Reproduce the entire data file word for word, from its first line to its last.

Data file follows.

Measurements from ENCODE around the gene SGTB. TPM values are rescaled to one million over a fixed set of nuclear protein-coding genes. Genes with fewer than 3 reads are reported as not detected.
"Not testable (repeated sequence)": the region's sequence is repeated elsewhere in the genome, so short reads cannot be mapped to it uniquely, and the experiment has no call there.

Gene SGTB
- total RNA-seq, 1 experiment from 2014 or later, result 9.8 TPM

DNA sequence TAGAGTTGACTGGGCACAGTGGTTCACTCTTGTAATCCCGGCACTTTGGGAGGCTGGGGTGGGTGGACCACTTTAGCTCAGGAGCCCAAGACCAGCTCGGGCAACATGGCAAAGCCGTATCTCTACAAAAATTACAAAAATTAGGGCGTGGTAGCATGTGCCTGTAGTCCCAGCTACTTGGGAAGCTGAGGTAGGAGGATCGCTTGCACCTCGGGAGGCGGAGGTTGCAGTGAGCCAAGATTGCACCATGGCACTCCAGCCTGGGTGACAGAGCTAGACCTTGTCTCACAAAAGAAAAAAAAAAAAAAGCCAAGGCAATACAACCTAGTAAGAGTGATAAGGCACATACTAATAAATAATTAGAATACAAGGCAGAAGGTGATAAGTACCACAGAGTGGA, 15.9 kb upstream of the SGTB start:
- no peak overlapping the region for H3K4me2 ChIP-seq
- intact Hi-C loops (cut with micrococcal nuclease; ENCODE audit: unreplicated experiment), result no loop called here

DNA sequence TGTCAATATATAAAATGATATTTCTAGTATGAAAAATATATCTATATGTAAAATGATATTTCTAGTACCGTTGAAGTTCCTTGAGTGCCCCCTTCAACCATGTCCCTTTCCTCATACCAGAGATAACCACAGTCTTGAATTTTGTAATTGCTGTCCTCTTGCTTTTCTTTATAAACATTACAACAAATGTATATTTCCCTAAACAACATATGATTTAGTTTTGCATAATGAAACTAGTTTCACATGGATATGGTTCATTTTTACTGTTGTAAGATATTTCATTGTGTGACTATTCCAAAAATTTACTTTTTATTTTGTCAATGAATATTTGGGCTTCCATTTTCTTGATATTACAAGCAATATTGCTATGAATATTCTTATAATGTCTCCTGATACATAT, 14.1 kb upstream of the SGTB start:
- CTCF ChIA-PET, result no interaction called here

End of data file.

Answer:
Measurements from ENCODE around the gene SGTB. TPM values are rescaled to one million over a fixed set of nuclear protein-coding genes. Genes with fewer than 3 reads are reported as not detected.
"Not testable (repeated sequence)": the region's sequence is repeated elsewhere in the genome, so short reads cannot be mapped to it uniquely, and the experiment has no call there.

Gene SGTB
- total RNA-seq, 1 experiment from 2014 or later, result 9.8 TPM

DNA sequence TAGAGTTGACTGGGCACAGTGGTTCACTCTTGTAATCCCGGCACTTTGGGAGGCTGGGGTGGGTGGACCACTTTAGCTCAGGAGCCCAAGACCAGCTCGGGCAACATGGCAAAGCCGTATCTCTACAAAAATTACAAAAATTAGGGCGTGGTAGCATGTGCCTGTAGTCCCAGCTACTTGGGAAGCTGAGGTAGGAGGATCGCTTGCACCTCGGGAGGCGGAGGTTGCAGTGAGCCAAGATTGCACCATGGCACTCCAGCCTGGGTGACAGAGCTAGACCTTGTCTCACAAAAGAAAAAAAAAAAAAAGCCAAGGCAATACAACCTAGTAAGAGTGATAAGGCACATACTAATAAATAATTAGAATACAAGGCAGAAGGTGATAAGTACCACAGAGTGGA, 15.9 kb upstream of the SGTB start:
- no peak overlapping the region for H3K4me2 ChIP-seq
- intact Hi-C loops (cut with micrococcal nuclease; ENCODE audit: unreplicated experiment), result no loop called here

DNA sequence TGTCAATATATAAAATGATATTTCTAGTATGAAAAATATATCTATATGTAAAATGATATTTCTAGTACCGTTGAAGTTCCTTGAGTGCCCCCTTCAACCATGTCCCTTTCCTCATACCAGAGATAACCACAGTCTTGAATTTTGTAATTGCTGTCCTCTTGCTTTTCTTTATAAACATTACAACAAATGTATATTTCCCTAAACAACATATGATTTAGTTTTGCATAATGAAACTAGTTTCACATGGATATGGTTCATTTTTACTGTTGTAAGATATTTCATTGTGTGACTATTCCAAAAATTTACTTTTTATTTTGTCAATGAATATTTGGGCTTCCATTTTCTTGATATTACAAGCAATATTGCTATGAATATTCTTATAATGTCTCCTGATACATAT, 14.1 kb upstream of the SGTB start:
- CTCF ChIA-PET, result no interaction called here